Made By Mathematics

Mathematics played a huge role in the success of the lives of the students who took part in the Regional Mathematics Olympiad over the past 25 years. Edex introduces you to some of them

Published: 06th October 2014 06:00 AM  |   Last Updated: 03rd October 2014 11:59 PM   |  A+A-

It is with much enthusiasm that GR Gokul, Sub-Collector of Devikulam, in Idukki district of Kerala, narrates how he spoke to his mathematics professor after about a decade. Professor A Vijayakumar had dialled Gokul’s number, as he was trying to get back in touch with the talented students who have taken part in the Regional Maths Olympiad (RMO) of the past 25 years to bring them together to mark its silver jubilee early next year. For those on that list, the Olympiad was the stepping stone to the beginning of a successful career.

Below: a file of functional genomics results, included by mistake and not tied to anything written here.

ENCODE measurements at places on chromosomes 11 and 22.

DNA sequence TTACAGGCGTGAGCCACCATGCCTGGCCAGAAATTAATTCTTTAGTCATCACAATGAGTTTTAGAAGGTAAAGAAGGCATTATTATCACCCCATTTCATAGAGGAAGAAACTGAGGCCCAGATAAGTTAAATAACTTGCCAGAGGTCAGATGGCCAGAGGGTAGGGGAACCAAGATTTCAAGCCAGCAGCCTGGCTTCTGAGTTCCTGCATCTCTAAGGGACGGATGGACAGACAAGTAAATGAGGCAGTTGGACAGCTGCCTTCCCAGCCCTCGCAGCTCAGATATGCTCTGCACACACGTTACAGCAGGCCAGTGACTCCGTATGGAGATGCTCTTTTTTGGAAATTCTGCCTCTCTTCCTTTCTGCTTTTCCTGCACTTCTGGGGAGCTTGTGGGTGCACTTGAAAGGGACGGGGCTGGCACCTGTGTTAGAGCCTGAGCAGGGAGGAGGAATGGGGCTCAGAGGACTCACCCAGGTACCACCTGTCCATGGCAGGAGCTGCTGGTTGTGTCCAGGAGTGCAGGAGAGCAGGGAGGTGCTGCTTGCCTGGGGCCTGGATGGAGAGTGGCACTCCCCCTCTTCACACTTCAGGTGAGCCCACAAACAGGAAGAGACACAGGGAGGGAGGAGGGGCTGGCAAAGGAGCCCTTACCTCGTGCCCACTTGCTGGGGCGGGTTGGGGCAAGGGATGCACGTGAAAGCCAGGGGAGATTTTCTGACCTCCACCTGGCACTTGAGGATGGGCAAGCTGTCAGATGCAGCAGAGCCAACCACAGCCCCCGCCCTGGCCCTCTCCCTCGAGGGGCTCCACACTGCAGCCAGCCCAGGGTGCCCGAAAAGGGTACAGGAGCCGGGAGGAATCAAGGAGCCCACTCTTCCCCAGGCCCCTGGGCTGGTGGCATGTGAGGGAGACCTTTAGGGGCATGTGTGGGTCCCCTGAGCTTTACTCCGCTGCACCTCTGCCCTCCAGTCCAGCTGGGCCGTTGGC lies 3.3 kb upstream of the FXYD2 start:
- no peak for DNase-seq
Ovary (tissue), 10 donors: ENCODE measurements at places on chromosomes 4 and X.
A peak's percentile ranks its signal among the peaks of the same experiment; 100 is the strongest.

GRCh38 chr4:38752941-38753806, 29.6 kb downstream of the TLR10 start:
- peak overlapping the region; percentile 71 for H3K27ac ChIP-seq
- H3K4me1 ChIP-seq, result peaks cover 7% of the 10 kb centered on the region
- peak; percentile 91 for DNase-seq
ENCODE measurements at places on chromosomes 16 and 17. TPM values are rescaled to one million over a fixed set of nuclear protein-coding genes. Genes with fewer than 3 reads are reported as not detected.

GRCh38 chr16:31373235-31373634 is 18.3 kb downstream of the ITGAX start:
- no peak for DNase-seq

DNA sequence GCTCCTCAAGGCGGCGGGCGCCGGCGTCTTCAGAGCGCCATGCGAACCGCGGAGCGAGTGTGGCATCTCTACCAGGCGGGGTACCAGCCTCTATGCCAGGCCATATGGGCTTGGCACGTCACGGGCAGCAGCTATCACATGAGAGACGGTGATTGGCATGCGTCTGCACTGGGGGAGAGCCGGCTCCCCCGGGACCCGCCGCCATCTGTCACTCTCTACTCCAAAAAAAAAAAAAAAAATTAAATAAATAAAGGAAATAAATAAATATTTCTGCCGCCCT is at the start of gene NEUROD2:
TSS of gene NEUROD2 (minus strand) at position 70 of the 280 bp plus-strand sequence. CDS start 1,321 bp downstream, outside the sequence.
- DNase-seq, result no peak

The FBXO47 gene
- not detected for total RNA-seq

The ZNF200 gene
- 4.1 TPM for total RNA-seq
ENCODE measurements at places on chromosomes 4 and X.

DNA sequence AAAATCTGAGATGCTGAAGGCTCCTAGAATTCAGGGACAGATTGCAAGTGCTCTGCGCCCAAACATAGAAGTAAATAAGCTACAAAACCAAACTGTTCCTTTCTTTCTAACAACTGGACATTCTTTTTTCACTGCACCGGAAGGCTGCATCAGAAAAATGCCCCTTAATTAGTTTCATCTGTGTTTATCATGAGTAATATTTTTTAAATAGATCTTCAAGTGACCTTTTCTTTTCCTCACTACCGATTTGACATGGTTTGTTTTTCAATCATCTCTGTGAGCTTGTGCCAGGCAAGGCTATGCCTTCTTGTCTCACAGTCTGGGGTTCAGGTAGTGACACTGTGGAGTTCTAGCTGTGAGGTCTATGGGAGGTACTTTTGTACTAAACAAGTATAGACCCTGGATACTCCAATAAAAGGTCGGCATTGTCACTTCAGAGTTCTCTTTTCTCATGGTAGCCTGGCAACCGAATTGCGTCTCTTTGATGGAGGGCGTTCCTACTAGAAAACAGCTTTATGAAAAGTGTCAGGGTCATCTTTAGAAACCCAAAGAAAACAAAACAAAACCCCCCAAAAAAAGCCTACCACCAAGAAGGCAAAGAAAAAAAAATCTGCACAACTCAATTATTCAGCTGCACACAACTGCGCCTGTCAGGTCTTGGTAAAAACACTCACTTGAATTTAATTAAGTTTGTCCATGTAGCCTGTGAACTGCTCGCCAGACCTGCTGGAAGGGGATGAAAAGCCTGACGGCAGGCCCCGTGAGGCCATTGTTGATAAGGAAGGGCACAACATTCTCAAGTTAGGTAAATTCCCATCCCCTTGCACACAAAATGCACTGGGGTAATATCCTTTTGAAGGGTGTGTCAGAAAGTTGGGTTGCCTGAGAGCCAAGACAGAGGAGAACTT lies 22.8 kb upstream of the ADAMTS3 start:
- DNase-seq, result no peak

“As a native of Palakkad, I did not receive much training for my Engineering entrance exam. When I secured the second place at the Regional Maths Olympiad, it gave me the confidence to excel in my future endeavours. From then on, everything was possible. I graduated from NIT-Calicut, Kozhikode, in Electronics Engineering and passed my civil services exam in the first attempt,” says Gokul. He secured the second place in RMO 2005.

Mathematics-3.jpgDonning the role of a coordinator of the RMO in Kerala since 1990, Professor Vijayakumar has seen some exceptional talents like Gokul pass through the National and International Maths Olympiad to hold highly reputed positions in some of the best organisations in the world. Vijayakumar is a professor in Mathematics at Cochin University of Science and Technology (CUSAT) and writes popular articles on various aspects of Mathematics, in Malayalam. More than just coordinating the event, he has led around 400 such students to success.